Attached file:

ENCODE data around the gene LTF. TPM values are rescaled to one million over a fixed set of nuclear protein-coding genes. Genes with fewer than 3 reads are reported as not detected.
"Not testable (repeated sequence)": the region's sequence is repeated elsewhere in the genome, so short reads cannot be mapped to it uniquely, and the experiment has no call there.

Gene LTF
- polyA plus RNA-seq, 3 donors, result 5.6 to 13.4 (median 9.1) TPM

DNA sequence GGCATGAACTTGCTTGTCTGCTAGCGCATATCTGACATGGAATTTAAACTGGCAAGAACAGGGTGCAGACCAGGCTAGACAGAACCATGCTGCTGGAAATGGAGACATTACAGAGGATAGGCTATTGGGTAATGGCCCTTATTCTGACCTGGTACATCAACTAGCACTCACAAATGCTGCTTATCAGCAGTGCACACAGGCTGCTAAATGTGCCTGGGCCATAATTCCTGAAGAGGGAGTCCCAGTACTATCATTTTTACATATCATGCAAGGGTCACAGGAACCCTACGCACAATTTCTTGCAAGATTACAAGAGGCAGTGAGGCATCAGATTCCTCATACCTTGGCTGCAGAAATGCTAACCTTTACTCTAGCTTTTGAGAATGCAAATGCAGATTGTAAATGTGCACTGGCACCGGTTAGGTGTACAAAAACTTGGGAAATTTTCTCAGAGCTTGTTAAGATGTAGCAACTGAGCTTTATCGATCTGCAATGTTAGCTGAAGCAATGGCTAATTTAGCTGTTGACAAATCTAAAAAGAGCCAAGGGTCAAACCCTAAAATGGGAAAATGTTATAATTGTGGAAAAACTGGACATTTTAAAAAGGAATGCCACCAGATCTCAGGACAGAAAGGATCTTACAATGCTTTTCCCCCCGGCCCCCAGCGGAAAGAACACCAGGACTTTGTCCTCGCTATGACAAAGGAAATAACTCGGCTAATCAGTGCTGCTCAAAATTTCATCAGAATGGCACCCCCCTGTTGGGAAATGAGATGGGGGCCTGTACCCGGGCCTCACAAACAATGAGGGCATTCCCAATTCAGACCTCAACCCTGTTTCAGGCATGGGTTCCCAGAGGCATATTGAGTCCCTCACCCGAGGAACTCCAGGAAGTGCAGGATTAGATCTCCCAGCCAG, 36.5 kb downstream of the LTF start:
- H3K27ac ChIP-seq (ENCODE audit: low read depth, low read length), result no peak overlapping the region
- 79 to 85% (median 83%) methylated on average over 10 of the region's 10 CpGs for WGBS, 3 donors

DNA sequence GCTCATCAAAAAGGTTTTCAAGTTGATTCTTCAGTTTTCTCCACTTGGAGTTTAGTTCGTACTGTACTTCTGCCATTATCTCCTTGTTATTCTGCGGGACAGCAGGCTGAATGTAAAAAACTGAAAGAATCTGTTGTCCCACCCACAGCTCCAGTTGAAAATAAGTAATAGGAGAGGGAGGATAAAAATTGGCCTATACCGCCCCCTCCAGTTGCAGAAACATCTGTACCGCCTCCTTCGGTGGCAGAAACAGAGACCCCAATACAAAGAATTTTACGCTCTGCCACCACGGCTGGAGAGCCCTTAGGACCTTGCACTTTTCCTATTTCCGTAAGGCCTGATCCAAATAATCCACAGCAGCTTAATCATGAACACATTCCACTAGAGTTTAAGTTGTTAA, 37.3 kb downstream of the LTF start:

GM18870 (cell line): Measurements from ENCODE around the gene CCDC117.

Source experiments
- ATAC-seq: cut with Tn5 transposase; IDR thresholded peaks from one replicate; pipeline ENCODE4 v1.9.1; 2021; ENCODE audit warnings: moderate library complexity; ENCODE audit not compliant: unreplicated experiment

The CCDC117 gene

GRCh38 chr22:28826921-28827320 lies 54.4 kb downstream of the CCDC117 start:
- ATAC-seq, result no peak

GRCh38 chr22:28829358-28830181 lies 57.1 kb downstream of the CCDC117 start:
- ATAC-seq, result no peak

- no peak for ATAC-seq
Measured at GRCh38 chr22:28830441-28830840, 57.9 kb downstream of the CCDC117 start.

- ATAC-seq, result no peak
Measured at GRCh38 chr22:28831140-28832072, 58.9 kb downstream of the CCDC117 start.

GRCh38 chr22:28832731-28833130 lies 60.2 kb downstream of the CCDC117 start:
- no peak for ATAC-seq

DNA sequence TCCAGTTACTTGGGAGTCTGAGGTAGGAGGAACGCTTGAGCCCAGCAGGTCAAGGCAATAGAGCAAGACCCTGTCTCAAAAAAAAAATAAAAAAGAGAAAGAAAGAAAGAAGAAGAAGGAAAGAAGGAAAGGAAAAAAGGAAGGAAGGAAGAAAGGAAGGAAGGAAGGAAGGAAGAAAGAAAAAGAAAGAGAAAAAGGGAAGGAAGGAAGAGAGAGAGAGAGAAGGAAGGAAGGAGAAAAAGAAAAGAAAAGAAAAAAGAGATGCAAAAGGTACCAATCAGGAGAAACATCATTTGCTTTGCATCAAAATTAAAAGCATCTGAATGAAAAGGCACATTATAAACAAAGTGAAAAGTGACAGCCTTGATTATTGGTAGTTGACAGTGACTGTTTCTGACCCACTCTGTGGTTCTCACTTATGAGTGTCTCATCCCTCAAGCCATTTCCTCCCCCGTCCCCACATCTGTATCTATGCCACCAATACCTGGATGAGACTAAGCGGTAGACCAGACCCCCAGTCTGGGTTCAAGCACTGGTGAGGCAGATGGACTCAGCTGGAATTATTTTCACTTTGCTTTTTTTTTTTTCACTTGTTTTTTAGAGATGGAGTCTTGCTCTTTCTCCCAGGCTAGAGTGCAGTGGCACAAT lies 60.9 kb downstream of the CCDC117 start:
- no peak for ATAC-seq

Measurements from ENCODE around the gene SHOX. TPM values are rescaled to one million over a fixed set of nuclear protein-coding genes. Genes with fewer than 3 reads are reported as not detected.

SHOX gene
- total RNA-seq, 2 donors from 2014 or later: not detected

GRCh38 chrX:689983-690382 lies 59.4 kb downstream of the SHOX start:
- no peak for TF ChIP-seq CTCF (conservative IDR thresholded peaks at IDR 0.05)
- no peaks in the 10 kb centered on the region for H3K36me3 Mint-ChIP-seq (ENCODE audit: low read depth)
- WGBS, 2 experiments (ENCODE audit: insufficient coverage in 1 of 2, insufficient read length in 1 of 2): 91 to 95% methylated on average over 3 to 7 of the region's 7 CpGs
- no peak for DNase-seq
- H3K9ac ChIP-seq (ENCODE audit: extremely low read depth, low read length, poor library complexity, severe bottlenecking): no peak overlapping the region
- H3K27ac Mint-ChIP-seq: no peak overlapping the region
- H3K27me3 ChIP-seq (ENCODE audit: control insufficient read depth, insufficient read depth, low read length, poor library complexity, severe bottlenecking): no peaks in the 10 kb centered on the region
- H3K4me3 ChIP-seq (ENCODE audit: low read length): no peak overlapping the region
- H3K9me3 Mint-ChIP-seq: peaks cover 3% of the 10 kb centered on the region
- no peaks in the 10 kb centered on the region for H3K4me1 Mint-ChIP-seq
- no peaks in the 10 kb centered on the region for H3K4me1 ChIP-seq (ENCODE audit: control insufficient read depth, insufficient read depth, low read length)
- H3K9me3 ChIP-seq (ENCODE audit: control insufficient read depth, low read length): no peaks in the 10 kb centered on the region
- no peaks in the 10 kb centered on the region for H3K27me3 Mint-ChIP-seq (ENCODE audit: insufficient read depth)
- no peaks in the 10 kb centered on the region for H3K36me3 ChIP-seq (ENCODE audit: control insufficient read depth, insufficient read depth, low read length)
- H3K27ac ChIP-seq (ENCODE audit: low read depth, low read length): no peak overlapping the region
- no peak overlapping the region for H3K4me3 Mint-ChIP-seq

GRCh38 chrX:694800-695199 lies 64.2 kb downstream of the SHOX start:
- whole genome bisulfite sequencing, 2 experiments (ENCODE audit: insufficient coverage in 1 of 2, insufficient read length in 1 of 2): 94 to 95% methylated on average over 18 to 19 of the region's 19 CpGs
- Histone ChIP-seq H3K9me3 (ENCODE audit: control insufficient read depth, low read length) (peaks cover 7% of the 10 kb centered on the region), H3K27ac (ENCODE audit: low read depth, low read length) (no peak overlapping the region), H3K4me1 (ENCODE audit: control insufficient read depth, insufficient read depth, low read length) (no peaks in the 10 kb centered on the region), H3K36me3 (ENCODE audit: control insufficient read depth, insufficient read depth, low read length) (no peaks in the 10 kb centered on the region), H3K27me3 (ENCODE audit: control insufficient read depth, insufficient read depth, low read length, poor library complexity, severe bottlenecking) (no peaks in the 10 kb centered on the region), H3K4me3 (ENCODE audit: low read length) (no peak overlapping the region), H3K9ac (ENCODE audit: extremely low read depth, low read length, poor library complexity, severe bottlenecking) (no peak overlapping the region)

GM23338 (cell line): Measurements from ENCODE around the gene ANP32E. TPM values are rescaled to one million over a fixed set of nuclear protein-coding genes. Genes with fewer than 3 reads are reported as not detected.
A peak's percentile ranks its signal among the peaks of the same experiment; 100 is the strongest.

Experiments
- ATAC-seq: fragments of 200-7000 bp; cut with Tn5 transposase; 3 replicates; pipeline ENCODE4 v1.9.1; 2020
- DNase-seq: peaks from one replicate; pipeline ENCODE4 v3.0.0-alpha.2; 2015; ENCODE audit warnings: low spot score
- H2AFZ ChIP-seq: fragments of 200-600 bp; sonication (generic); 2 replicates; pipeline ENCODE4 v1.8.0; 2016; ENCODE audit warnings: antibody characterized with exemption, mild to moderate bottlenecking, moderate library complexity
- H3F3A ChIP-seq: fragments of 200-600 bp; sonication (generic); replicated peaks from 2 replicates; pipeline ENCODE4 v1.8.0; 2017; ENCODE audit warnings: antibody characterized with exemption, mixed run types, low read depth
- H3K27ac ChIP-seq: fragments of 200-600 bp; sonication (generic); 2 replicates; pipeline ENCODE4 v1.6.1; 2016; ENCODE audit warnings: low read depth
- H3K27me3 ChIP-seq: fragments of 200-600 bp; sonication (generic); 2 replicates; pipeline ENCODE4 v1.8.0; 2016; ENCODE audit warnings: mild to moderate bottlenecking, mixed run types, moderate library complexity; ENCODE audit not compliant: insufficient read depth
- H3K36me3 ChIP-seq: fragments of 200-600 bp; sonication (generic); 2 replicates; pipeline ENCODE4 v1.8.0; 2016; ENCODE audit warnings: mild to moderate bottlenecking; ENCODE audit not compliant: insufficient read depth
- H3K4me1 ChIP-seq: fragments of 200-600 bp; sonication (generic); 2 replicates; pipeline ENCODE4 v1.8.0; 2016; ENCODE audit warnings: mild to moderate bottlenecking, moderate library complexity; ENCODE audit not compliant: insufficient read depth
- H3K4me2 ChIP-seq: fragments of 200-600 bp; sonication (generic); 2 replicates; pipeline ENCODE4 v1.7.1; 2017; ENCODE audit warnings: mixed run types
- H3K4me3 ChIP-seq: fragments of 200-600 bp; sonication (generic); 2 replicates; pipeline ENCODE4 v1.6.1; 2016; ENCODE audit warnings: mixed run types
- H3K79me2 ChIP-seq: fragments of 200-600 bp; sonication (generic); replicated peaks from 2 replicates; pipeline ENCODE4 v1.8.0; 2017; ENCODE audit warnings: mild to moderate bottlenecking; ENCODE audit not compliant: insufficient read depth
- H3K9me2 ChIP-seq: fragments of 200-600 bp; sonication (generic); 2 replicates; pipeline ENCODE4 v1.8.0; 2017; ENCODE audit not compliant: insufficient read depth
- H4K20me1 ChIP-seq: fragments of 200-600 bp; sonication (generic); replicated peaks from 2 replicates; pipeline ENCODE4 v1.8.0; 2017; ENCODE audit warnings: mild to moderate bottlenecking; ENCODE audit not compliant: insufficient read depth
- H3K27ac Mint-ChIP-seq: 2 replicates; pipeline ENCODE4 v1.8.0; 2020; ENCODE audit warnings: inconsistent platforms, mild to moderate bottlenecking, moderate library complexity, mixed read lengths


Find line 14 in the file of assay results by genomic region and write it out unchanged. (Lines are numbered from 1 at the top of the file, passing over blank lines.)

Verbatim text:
- ATAC-seq, result no peak